It's also important to find out which SNPs the S1688 person tested negative for. If he only had an SNP pack or an individual SNP test and wasn't tested for SNPs downstream or at least not for the SNPs that lead to By11542 then there is no way to tell if the S1688 person really is positive for BY11542.

S1688 is without a doubt upstream from BY11542. The BY SNPs have been named by FTDNA. BY likely stands for BigY. So it was discovered by FTDNA through BigY testing and won't always show up in other trees. What you can do sometimes is find phylogenetic equivalents, or SNPs directly upstream, and look them up at https://www.yfull.com/search-snp-in-tree/

BY11542 isn't in the YFull tree but U198, which is directly upstream, is at YFull at https://www.yfull.com/tree/R-U198/ so that is as good as you will get for that SNP at YFull for now.

So since BY11542 and S1688 are U106 SNPs it is best to get with the admins of the U106 projects.
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  #17  
Old 21st September 2017, 02:17 PM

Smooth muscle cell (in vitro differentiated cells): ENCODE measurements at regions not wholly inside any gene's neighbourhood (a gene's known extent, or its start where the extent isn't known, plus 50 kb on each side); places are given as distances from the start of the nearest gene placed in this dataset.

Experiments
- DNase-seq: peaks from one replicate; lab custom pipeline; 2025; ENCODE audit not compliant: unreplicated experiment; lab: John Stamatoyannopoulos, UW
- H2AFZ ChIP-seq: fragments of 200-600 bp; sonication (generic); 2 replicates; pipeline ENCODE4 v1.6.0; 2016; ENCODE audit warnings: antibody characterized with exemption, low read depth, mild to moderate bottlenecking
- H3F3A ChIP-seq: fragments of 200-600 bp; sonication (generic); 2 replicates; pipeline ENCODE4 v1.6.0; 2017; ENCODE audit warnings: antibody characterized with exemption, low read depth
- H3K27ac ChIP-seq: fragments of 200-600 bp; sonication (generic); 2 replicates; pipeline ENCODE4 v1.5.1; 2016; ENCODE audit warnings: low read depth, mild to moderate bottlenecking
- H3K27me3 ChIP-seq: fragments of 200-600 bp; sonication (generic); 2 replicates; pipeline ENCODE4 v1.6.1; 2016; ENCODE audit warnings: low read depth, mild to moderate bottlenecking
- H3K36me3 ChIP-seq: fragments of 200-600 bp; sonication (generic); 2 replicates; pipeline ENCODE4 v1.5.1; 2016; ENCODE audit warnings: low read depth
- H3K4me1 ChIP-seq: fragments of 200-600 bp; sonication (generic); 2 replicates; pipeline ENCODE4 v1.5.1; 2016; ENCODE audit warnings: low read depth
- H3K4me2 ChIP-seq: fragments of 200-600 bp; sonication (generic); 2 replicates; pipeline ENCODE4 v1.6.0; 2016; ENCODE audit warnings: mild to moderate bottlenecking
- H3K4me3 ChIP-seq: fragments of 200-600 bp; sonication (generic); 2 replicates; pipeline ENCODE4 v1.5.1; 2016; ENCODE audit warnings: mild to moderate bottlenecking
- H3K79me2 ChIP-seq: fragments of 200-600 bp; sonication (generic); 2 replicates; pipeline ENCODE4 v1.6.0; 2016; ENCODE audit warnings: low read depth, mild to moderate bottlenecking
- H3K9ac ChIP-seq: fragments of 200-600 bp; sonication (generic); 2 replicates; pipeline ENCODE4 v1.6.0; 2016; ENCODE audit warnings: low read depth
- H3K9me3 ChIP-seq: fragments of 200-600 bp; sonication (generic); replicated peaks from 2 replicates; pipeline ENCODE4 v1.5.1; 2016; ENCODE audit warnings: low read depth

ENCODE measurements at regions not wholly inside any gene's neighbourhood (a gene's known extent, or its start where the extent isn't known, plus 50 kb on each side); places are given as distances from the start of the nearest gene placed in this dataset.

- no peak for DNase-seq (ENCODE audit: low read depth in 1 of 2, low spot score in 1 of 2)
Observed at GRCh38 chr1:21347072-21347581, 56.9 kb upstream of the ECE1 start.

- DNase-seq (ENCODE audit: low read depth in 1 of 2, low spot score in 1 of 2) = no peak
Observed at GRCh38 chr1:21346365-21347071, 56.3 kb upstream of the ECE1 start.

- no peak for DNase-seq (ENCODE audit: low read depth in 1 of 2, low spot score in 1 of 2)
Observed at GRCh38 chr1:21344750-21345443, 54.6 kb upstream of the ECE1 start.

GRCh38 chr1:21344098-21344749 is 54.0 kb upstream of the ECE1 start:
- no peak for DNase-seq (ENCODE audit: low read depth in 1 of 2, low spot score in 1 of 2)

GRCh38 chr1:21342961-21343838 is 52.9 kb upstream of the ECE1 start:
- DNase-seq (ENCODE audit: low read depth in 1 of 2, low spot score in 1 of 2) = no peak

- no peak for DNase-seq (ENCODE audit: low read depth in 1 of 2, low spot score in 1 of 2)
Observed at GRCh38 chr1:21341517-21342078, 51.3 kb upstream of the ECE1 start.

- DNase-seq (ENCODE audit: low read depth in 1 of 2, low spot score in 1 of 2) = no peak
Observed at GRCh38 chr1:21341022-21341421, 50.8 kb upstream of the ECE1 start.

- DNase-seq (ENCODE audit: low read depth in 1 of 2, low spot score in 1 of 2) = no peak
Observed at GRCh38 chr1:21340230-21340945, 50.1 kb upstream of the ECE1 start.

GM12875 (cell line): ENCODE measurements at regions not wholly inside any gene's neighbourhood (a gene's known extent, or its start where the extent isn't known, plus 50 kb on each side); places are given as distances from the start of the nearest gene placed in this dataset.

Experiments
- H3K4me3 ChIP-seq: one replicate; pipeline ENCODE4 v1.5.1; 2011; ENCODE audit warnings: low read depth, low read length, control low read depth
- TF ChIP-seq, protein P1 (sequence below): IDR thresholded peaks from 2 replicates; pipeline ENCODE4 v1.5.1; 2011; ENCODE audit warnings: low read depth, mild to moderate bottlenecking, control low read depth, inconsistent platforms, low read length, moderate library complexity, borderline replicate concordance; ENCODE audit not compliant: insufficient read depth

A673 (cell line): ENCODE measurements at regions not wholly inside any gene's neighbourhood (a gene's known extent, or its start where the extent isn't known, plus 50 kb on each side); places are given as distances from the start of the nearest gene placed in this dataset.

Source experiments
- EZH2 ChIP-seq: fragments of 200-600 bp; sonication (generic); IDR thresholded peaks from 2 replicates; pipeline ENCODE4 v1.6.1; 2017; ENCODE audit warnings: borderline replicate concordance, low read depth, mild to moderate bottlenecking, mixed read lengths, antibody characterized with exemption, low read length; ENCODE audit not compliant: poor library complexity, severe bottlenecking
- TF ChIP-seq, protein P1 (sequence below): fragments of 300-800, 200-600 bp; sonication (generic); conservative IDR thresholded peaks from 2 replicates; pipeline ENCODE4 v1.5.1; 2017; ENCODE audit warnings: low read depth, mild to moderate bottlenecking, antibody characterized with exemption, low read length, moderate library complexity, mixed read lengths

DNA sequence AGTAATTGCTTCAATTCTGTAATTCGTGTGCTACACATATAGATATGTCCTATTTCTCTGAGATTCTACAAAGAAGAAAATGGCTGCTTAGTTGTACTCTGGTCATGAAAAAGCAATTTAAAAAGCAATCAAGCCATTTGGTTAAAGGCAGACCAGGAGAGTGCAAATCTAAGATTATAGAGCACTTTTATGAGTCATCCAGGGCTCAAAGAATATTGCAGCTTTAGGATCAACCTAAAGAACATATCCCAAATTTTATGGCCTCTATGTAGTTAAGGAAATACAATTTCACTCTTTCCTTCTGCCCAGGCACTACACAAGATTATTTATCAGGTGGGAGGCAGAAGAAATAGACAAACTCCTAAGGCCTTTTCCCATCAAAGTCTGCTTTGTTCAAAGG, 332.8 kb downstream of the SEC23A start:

MMaddi MMaddi is offline
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Quote:
Originally Posted by Armando View Post
So since BY11542 and S1688 are U106 SNPs it is best to get with the admins of the U106 projects.
While it is true that U198 is a subclade of U106, the R1b-U106 Project doesn't accept those who are U198+. This is due to an agreement with the administrators of the U198 and L1 (another U106 subclade) projects. Since they already had been set up before the R1b-U106 Project and have seniority, they have sole project administrator access to those who are U198+ or L1+. There is some collaboration between the R1b-U106 Project and L1 Project in analyzing Big Y results.

Dawn Ellis should join her relative's results to the U198 Project at https://www.familytreedna.com/public/U198/.